AUTUMN AT ARRAS AND THE MOVE TO CAMBRAI,
OCTOBER, NOVEMBER, DECEMBER, 1917.
The Battalion’s return to Arras.A
quiet front.The Brigadier and his staff.A
novelty in tactics.B Company’s raid.A
sudden move.The Cambrai front.Havrincourt
Wood.Christmas at Suzanne.
From Arras the 61st Division came
to Ypres: to Arras it returned. After a
week spent in the back area, advance by the usual stepping
stones was made to the front line. The 184th was
the last Brigade to go into the trenches; not till
the beginning of October did it take over the line.
The front held by the 61st Division stretched from
the Chemical Works of Roeux upon the right to a point
south of Gavrelle upon the left. Two Brigades
were in the line at once and stayed twenty-four days,
Battalions changing places during the period.
A rest of twelve days back at Arras followed.
This process of relief and the general
conditions brought a return of trench-warfare almost
on its old lines. As autumn waned gumboots were
even spoken of. The trenches were mostly of chalk,
and had been left by the 17th Division in excellent
condition. The experience of a former winter
prevented the error being made, at all events in theory,
of leaving trenches unfloored and unrevetted, until
winter, bringing its consequence of mud, arrived.
Especially the mile-long communication trenches called
‘Chili’ and ‘Civil’ Avenues,
if they were to be kept passable, required attention.
A thorough programme of work with R.E. and the Pioneers
was put in hand. Dry trenches would have repaid
its labour spent in carrying and digging, had the
Battalion stayed in this sector for the winter.
As not unexpectedly happened, we had left the scene
of our labours before winter set in.
More than three weeks of October were
spent by the Battalion in the trenches. This
was no great hardship. Half of the time was spent
nearly two miles behind the line in an old German trench
known as the Gavrelle Switch. In this position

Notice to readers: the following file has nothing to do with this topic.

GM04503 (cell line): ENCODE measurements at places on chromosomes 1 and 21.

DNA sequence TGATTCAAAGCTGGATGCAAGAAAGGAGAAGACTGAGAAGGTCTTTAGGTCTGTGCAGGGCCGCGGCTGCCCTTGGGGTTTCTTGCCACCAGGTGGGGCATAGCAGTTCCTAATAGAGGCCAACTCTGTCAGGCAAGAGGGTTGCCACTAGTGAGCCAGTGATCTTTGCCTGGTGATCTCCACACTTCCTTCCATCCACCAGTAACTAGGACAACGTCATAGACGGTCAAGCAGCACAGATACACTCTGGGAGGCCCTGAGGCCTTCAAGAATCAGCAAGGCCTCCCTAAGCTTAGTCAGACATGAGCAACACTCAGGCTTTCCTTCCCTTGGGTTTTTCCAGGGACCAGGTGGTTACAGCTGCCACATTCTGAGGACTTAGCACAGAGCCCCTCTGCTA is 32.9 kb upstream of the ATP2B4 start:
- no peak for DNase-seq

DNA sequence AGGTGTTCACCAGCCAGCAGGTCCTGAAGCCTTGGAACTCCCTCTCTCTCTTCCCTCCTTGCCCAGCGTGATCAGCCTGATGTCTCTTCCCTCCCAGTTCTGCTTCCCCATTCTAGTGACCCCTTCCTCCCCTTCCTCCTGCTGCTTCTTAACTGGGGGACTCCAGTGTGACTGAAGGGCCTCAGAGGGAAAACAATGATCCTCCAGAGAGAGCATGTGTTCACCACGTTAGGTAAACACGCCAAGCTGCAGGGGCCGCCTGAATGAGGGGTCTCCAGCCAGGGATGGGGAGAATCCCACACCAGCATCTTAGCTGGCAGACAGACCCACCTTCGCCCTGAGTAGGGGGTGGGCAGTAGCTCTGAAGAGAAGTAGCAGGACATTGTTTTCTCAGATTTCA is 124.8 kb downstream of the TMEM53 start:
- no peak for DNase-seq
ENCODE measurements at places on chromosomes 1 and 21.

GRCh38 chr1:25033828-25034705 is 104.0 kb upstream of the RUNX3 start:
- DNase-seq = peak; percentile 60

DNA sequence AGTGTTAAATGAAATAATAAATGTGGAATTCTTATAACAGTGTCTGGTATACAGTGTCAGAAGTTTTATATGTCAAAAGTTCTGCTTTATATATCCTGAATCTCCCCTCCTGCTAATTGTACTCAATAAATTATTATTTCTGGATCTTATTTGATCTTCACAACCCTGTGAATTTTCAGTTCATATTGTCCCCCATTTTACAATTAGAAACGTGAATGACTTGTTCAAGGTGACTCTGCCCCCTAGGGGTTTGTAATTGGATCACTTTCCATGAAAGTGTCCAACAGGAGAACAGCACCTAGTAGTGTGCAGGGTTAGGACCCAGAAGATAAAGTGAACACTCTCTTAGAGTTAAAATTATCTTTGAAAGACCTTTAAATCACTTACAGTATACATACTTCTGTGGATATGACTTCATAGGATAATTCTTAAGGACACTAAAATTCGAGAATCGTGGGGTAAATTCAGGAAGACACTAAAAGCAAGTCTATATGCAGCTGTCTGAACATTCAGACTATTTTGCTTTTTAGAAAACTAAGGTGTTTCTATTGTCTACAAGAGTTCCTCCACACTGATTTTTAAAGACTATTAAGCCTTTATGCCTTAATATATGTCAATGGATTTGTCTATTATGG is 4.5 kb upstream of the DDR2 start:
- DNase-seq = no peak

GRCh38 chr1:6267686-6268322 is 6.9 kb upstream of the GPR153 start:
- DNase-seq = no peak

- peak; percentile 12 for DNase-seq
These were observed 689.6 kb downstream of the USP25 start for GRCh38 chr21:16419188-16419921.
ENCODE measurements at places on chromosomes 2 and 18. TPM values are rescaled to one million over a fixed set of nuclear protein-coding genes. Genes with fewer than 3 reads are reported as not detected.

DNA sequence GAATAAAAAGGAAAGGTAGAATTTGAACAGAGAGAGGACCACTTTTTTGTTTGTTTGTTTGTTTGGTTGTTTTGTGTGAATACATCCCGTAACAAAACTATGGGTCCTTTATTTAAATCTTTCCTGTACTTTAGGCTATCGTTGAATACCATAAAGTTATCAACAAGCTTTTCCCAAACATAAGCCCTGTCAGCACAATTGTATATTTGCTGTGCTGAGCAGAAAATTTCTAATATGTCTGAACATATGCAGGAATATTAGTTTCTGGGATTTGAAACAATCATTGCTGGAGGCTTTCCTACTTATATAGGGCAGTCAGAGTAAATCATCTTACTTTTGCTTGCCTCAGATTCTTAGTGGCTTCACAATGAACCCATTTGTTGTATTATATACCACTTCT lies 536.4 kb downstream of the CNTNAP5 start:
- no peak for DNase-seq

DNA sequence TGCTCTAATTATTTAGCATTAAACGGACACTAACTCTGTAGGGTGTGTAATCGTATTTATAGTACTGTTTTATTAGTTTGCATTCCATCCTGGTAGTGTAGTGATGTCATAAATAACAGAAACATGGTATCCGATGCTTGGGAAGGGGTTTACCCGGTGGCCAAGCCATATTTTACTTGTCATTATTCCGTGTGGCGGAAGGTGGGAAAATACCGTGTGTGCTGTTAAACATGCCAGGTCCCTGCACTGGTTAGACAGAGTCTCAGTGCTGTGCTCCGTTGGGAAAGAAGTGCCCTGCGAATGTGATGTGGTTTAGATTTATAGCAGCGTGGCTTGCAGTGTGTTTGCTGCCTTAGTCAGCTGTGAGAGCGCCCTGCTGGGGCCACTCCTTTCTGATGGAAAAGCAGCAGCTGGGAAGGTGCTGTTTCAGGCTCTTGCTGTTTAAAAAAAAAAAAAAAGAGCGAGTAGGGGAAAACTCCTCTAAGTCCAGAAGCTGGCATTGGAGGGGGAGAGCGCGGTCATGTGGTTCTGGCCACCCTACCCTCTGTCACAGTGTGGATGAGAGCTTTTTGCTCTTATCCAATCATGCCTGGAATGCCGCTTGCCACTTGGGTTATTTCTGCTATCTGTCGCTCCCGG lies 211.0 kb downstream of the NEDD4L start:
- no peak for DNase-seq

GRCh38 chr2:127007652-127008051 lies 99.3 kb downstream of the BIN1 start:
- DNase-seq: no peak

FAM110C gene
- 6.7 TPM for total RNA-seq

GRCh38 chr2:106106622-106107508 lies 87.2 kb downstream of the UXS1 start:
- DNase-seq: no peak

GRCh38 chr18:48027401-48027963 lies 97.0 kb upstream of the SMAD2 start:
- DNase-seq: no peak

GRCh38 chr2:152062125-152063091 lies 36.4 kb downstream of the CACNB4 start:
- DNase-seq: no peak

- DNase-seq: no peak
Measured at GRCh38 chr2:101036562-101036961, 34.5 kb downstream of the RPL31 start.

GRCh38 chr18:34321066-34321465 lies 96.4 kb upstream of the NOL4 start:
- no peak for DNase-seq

there was little restriction, if indeed there could
ever be any short of its prohibition on
the making of smoke, and with good rations and day
working parties the men were happy enough. But
these long periods in the trenches, when no proper
parades or drill were possible, though acquiesced in
by the men themselves, were bad for the Battalion’s
discipline. Much regard was always paid especially
in the 61st Division to what is called ’turn
out.’ This meant more than button-polishing.
It was that quality of alertness and self-respect
which even in the trenches could be maintained.
Trench-life bred loafers, and loafers never made the
best soldiers. It was a good thing when October
28 came and the Battalion moved back to Arras for
a twelve days’ spell in rest. Billets were
the French prison, whose cells provided excellent
Arras in the autumn of 1917 was an
attractive place. The clear atmosphere, through
which the sun shone undimmed by factory-smoke, lent
to its majestic ruins almost Italian colouring.
Upon the western side of the town quite a number of
undamaged houses still remained; at its centre the
theatre and concert hall had luckily escaped destruction,
and to hear the various divisional troupes most crowded
audiences assembled every night. The streets,
though unlighted, were thronged with jostling multitudes.
The Arras front, as though in acknowledgement of greater